Shares in Acer edged down 0.83% to NT$17.95 (US$0.59) in trading in Taipei on Monday. The market’s benchmark index fell 1.58% on the last trading day before the Lunar New Year holiday.

 

About bambooinnovator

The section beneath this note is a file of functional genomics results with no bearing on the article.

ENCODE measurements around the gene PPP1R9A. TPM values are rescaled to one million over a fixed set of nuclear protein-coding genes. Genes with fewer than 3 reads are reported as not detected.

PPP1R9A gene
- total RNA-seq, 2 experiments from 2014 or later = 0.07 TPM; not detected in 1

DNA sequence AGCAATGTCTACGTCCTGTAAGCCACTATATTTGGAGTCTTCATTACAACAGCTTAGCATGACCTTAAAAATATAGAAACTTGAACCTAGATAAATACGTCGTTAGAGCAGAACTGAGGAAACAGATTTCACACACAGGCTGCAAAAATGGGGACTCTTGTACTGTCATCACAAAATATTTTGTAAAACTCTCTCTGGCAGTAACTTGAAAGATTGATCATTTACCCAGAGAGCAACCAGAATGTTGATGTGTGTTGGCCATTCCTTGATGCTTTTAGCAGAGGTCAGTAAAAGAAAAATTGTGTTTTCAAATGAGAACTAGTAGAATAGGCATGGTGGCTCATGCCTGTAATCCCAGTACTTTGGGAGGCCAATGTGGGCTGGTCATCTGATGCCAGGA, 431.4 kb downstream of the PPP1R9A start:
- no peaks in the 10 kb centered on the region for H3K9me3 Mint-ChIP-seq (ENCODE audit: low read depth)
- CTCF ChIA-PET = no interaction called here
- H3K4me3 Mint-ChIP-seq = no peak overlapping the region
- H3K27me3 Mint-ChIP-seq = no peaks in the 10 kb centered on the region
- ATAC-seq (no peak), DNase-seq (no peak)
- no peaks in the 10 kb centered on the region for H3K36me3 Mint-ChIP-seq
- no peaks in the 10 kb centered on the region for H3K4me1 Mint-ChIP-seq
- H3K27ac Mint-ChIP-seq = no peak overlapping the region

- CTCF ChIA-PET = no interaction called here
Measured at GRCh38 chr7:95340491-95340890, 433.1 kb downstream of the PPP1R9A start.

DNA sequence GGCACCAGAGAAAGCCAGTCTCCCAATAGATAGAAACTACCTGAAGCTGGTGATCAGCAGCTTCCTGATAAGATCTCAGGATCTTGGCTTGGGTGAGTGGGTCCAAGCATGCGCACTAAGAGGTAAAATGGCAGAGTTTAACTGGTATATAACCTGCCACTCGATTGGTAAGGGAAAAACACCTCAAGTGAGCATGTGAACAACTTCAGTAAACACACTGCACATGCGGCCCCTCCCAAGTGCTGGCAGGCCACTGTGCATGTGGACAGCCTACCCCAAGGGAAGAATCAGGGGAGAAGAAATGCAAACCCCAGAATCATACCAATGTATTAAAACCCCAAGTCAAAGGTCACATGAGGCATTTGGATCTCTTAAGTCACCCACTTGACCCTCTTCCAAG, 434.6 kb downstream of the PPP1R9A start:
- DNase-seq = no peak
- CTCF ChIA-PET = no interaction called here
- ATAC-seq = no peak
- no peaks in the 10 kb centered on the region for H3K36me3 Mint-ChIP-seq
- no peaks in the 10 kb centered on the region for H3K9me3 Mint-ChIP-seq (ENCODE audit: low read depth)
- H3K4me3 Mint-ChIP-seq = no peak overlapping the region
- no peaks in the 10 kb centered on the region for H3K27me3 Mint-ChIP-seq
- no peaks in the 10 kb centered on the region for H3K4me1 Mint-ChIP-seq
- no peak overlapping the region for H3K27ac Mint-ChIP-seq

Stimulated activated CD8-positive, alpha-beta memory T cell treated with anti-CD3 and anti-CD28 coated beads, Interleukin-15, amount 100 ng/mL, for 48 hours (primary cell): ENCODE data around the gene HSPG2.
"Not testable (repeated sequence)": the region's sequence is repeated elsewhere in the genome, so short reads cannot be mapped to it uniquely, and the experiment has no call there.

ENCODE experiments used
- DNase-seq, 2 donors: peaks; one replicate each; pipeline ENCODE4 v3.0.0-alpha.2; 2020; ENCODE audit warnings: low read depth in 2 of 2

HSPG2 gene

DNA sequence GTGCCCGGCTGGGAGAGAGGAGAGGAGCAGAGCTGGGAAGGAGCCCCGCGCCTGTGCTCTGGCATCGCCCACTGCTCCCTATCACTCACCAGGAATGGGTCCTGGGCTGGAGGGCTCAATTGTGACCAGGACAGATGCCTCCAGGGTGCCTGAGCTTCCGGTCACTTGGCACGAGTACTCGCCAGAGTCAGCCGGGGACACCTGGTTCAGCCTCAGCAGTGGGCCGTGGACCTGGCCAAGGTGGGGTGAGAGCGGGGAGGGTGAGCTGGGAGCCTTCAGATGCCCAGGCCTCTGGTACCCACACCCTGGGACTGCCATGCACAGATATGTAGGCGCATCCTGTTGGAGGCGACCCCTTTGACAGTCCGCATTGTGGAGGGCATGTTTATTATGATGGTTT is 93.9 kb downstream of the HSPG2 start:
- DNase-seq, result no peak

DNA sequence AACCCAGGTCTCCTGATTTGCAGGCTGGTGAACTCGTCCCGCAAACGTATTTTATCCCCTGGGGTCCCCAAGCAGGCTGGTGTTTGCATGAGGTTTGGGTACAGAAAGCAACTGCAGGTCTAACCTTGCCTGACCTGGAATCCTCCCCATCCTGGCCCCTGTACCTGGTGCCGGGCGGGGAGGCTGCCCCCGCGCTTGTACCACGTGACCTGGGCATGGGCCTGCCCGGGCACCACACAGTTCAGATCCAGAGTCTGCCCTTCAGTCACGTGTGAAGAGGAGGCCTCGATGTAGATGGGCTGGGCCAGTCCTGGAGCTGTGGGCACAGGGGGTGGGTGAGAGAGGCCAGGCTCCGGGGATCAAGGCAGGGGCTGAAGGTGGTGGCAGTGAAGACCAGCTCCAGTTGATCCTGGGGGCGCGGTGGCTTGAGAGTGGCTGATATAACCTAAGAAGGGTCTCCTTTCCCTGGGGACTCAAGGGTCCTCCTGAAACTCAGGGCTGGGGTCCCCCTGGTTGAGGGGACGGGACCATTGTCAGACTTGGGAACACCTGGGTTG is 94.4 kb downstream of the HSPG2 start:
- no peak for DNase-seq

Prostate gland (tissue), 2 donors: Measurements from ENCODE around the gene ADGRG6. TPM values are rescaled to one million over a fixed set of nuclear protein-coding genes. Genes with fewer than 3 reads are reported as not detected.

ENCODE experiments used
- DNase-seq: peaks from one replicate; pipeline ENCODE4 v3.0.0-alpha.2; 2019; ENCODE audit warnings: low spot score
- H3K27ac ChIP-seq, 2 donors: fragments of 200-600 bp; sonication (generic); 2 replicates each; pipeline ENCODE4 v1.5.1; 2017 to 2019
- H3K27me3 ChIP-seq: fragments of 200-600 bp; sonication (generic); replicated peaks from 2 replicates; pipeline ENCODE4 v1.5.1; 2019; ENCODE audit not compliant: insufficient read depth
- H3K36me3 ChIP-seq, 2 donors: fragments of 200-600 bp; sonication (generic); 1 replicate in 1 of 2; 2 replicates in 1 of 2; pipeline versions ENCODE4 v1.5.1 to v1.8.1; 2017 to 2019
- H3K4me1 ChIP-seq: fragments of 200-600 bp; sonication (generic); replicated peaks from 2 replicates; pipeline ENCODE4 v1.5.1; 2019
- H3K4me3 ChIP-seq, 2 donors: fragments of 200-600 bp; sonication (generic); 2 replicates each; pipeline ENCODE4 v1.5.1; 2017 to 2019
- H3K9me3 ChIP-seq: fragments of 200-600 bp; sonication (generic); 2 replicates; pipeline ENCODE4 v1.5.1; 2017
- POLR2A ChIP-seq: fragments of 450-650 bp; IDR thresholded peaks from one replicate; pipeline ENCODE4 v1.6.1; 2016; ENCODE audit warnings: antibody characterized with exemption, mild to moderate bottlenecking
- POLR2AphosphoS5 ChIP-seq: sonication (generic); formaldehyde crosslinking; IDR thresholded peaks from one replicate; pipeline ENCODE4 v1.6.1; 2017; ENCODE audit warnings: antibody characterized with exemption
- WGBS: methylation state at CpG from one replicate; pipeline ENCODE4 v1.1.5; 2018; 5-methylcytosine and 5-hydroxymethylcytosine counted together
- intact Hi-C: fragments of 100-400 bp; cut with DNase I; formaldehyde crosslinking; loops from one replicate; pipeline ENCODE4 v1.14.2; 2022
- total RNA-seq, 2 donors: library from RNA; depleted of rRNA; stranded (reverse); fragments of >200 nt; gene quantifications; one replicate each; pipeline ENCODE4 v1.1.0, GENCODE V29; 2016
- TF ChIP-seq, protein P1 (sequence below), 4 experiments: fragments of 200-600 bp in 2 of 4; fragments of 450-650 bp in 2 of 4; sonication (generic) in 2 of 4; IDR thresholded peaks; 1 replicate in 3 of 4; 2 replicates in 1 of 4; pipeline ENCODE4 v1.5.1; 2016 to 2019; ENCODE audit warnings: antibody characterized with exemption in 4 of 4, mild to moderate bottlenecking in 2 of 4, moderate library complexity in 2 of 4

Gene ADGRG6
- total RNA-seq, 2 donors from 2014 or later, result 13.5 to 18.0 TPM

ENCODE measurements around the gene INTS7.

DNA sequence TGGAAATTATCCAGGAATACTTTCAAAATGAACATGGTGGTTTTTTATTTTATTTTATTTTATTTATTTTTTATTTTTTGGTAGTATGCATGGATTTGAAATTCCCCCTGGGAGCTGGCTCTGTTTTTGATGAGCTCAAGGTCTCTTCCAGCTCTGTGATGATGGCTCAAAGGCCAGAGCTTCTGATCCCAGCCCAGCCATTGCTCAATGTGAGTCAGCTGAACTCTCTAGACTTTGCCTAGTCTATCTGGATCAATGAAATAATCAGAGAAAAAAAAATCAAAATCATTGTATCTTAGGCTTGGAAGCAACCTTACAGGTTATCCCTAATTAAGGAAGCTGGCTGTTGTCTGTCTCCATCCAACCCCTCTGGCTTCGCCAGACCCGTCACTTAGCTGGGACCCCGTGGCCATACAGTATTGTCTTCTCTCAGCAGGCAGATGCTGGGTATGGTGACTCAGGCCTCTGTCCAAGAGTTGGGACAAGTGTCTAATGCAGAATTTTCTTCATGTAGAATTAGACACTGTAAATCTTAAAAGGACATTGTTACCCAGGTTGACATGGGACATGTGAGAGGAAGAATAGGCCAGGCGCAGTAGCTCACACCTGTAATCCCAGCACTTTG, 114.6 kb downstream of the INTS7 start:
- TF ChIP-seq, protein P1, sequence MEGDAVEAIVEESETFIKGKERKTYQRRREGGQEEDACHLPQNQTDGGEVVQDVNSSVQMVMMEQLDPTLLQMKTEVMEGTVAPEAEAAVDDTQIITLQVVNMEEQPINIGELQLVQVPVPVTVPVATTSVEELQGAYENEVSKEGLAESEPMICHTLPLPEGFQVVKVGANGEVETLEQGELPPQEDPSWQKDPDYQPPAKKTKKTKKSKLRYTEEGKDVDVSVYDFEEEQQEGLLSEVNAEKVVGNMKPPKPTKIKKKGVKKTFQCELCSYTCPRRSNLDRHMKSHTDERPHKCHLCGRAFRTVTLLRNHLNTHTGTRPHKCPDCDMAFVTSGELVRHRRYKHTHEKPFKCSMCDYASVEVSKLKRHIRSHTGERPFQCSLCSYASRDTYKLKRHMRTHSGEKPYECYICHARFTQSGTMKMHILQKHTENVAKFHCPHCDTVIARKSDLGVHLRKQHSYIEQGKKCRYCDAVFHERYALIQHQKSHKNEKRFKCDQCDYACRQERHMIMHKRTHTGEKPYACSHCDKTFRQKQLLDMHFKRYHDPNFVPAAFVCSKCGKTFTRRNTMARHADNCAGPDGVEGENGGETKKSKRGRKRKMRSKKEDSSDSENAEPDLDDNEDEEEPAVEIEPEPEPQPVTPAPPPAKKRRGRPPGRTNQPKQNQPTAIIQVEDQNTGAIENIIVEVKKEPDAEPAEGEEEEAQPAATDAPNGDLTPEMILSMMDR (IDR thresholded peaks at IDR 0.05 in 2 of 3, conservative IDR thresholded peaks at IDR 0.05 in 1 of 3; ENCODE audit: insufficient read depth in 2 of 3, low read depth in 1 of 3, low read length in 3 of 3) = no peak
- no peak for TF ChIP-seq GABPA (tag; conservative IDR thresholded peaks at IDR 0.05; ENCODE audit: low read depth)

Kee Koon Boon (“KB”) is the co-founder and director of HERO Investment Management which provides specialized fund management and investment advisory services to the ARCHEA Asia HERO Innovators Fund (www.heroinnovator.com), the only Asian SMID-cap tech-focused fund in the industry. KB is an internationally featured investor rooted in the principles of value investing for over a decade as a fund manager and analyst in the Asian capital markets who started his career at a boutique hedge fund in Singapore where he was with the firm since 2002 and was also part of the core investment committee in significantly outperforming the index in the 10-year-plus-old flagship Asian fund. He was also the portfolio manager for Asia-Pacific equities at Korea’s largest mutual fund company. Prior to setting up the H.E.R.O. Innovators Fund, KB was the Chief Investment Officer & CEO of a Singapore Registered Fund Management Company (RFMC) where he is responsible for listed Asian equity investments. KB had taught accounting at the Singapore Management University (SMU) as a faculty member and also pioneered the 15-week course on Accounting Fraud in Asia as an official module at SMU. KB remains grateful and honored to be invited by Singapore’s financial regulator Monetary Authority of Singapore (MAS) to present to their top management team about implementing a world’s first fact-based forward-looking fraud detection framework to bring about benefits for the capital markets in Singapore and for the public and investment community. KB also served the community in sharing his insights in writing articles about value investing and corporate governance in the media that include Business Times, Straits Times, Jakarta Post, Manual of Ideas, Investopedia, TedXWallStreet. He had also presented in top investment, banking and finance conferences in America, Italy, Sydney, Cape Town, HK, China. He has trained CEOs, entrepreneurs, CFOs, management executives in business strategy & business model innovation in Singapore, HK and China.